12. #12 |  IonOtter | 

    I try not to eat cruelty, but this is ridiculous. If you don’t like the cruelty, then don’t eat it, and don’t support those that do. That’s simple economics.

    I definitely agree with the ban on shark fins, though. Sharks cannot be farmed like geese, which aren’t endangered in the slightest. They are a finite resource and a critical part of the ecosystem. If people were to use the whole shark, and do it in a sustainable manner, then sure. No problem. But fishing boat are doing a grab-all-you-can-as-long-as-you-can clean sweep.

  13. #13 |  Mairead | 

    The foie gras ban is about preventing “cruelty” to animals, which is not only an arbitrary concept but a ridiculous one (since we kills animals to eat them anyway).

    It’s only arbitrary and ridiculous if you also see no difference between shooting someone dead and torturing them for a few weeks before shooting them dead.

    Too many humans see nothing wrong with taxonomising other creatures to suit their selfish interests, and exculpating themselves by calling their books-cooking “science”.

    Not that long ago –well within my own lifetime, in fact– it was “scientific fact” that women were incapable of doing many things that just happened -entirely by chance, of course- to pay well.

    Also within my own lifetime, it was “scientific fact” that Black folk were stronger, less affected by heat, more suited to heavy labor, and not as smart as White folk.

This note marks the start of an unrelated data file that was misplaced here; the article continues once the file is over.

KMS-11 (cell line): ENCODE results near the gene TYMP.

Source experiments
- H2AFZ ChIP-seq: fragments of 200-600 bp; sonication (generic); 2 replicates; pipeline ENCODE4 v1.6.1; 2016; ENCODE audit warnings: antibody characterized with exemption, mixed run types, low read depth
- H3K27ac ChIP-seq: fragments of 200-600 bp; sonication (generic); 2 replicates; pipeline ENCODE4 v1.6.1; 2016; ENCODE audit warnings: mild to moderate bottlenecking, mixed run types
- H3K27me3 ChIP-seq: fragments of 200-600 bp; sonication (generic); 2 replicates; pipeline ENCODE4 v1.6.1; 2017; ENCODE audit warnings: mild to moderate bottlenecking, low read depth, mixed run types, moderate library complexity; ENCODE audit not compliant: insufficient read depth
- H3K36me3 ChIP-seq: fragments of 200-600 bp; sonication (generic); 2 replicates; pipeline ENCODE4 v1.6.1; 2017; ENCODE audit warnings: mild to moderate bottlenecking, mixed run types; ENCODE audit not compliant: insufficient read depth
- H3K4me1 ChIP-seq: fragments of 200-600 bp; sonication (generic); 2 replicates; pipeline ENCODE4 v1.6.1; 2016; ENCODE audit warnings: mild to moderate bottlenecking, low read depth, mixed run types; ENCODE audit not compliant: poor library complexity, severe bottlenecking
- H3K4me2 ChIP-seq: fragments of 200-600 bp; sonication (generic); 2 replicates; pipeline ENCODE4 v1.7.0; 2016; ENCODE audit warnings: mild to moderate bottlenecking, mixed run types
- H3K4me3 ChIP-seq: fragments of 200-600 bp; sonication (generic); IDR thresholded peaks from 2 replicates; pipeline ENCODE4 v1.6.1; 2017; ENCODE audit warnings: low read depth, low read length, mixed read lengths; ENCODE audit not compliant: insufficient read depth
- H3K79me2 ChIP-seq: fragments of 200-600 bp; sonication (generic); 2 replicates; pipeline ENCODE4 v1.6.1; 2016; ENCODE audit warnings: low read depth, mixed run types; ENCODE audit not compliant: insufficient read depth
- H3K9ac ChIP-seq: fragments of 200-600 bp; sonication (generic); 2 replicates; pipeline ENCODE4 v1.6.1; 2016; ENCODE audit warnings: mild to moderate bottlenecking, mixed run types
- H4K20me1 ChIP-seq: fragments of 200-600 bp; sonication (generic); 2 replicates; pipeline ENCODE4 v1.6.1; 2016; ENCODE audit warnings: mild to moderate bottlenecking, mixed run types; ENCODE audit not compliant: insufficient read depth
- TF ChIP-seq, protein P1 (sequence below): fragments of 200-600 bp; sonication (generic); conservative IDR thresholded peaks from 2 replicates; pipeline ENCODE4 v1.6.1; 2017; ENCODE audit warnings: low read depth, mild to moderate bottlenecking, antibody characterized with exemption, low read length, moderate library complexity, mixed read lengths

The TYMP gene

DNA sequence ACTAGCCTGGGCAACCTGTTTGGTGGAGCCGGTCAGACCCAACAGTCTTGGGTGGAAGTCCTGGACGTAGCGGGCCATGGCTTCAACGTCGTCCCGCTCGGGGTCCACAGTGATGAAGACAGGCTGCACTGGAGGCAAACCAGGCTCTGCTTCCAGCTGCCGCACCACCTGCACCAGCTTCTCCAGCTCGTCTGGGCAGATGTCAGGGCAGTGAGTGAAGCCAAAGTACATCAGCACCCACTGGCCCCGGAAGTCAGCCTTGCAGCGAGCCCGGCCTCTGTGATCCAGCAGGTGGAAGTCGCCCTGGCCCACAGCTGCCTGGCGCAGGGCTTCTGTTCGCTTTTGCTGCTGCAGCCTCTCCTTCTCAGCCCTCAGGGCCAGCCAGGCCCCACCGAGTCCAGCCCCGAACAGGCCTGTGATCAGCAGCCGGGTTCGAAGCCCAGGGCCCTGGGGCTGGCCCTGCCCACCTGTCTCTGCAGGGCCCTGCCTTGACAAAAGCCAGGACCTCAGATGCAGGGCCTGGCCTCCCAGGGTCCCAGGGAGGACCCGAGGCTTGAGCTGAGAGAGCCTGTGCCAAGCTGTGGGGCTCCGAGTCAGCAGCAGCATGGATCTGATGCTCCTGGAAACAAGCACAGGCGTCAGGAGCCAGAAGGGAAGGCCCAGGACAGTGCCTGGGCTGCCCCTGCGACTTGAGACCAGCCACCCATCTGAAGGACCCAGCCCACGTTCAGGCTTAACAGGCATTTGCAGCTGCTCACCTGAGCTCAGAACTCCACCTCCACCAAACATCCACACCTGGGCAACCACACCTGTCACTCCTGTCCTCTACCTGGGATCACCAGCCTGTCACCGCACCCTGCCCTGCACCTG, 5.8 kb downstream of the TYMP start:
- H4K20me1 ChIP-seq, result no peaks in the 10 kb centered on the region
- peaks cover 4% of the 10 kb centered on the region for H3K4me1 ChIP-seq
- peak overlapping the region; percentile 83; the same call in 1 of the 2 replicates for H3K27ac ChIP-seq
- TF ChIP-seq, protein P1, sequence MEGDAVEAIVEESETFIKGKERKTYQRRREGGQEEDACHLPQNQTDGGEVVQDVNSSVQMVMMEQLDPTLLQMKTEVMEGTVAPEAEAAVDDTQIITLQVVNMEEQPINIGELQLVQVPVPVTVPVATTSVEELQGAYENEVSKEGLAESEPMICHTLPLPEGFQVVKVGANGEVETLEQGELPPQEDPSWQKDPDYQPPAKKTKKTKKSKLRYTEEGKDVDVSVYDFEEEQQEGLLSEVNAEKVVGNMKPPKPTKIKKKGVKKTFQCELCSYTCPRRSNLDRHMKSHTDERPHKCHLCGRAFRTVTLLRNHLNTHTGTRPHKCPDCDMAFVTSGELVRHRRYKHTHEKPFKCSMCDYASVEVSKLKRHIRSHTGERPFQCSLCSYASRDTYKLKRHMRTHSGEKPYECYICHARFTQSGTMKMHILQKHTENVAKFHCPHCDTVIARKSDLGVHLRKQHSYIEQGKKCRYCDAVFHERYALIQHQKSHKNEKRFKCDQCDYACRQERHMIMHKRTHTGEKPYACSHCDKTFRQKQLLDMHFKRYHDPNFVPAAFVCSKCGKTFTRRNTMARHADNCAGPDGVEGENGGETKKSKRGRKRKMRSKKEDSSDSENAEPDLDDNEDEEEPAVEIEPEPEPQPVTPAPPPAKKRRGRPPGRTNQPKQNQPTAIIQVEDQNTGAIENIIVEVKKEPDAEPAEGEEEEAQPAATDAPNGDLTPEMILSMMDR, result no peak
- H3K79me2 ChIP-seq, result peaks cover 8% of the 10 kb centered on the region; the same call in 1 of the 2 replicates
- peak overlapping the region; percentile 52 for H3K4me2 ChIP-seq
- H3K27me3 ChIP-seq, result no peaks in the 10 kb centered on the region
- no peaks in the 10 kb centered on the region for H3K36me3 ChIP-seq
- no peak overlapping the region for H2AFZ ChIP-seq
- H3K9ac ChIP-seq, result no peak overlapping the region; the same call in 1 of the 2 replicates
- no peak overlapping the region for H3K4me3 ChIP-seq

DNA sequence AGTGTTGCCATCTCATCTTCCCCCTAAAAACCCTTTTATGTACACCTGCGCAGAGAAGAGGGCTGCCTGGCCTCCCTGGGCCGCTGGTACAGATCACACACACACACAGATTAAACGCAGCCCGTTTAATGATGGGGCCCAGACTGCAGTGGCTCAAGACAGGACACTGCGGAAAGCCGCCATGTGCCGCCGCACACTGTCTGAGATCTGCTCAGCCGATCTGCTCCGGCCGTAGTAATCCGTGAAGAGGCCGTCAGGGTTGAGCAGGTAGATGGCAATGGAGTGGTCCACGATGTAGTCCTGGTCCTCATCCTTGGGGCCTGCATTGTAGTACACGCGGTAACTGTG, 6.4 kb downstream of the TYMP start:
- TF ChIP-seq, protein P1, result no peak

I’m sure people here can think of other “scientific facts” that are exploited to justify the unjustifiable.

    Small anecdote about one non-human:

    Dr Irene Pepperberg, a research psychologist, studies cognition in non-humans. She worked for 30 years with an African Grey Parrot named Alex (1976-2007). As reported by Dr Temple Grandin, one day Pepperberg repeatedly asked him to show off for visitors without giving him the rewards they had agreed on. Becoming more and more irritated, he finally said very clearly “Want. A. Nut!! Enn uh tuh, NUT!!!”. She almost collapsed from shock -she knew Alex had mastered some abstract concepts, such as number and color, but had had no idea that he had also started learning to spell.

  14. #14 |  SIV | 

    Mmmmmm gavage-fattened sentient/sapient parrot livers.

  15. #15 |  Michael S | 

    Next, break out the long-pig.

  16. #16 |  Other Sean | 


    One good thing about long-pigs: you never have to force feed them to get your hands on a few massively enlarged livers. They do that shit to themselves.

  17. #17 |  Surly Chef | 

    Wow, the stupid in this thread is strong. From anthropomorphizing water fowl, flat out lying about the physiology of migratory birds, to claiming the rights of a minority are subservient to the opinions of a majority, I can’t even fathom the boot licking disguised as freedom that goes along with this topic.

  18. #18 |  emerson | 

    This may not be the most sympathetic crowd, and I can’t say I really cared about the issue until I kept chickens myself, but I would implore Agitator readers who can afford it to consider purchasing cage-free or free-range eggs. Caged hens lead miserable lives. Do they experience suffering the way humans do? Probably not, but neither do dogs, and I would assume most people here would not support cruelty toward dogs.

    Standard Libertarian Disclaimer: I am opposed to laws preventing people from purchasing caged eggs. Persuasion and incessant hectoring are my preferred methods of change.

  19. #19 |  You Can’t Eat This (Or That, Either) | The Agitator | 

    […] of food bans in this country and elsewhere. Coming on the heels of things like California’s foie gras ban (and the resultant challenge to the law) and New York City Mayor Michael Bloomberg’s plan to […]